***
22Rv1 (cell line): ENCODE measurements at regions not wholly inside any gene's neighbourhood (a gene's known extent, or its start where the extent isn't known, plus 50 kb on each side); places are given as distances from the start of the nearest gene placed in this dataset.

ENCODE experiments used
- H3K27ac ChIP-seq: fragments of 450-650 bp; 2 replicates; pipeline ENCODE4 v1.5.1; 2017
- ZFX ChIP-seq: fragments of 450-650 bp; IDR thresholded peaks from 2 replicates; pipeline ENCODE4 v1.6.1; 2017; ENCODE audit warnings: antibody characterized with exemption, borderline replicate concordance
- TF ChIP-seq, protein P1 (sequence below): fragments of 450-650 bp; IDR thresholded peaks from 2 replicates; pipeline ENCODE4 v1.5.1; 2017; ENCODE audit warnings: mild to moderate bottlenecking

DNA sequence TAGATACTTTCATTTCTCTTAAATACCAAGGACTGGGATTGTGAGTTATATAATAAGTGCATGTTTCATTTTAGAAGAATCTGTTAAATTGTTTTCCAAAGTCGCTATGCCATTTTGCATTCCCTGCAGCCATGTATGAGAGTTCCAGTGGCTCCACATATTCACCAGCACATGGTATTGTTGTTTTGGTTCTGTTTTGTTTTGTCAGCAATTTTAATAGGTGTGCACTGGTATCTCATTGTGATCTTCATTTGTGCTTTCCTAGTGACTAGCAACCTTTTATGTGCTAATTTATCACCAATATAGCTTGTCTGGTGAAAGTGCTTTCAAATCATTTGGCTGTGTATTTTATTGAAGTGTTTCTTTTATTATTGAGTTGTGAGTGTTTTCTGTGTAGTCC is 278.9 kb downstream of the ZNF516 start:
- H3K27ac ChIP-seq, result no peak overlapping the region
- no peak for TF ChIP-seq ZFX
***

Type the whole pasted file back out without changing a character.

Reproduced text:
22Rv1 (cell line): ENCODE measurements at regions not wholly inside any gene's neighbourhood (a gene's known extent, or its start where the extent isn't known, plus 50 kb on each side); places are given as distances from the start of the nearest gene placed in this dataset.

ENCODE experiments used
- H3K27ac ChIP-seq: fragments of 450-650 bp; 2 replicates; pipeline ENCODE4 v1.5.1; 2017
- ZFX ChIP-seq: fragments of 450-650 bp; IDR thresholded peaks from 2 replicates; pipeline ENCODE4 v1.6.1; 2017; ENCODE audit warnings: antibody characterized with exemption, borderline replicate concordance
- TF ChIP-seq, protein P1 (sequence below): fragments of 450-650 bp; IDR thresholded peaks from 2 replicates; pipeline ENCODE4 v1.5.1; 2017; ENCODE audit warnings: mild to moderate bottlenecking

DNA sequence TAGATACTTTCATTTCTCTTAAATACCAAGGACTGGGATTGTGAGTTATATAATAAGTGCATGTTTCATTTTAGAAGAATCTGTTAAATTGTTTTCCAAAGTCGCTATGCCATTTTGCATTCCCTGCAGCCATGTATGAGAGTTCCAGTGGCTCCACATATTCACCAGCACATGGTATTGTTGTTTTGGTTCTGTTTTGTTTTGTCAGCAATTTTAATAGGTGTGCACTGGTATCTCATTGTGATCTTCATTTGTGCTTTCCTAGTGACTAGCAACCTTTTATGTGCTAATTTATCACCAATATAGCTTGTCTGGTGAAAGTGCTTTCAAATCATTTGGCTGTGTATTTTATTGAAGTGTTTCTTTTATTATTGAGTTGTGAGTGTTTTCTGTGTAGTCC is 278.9 kb downstream of the ZNF516 start:
- H3K27ac ChIP-seq, result no peak overlapping the region
- no peak for TF ChIP-seq ZFX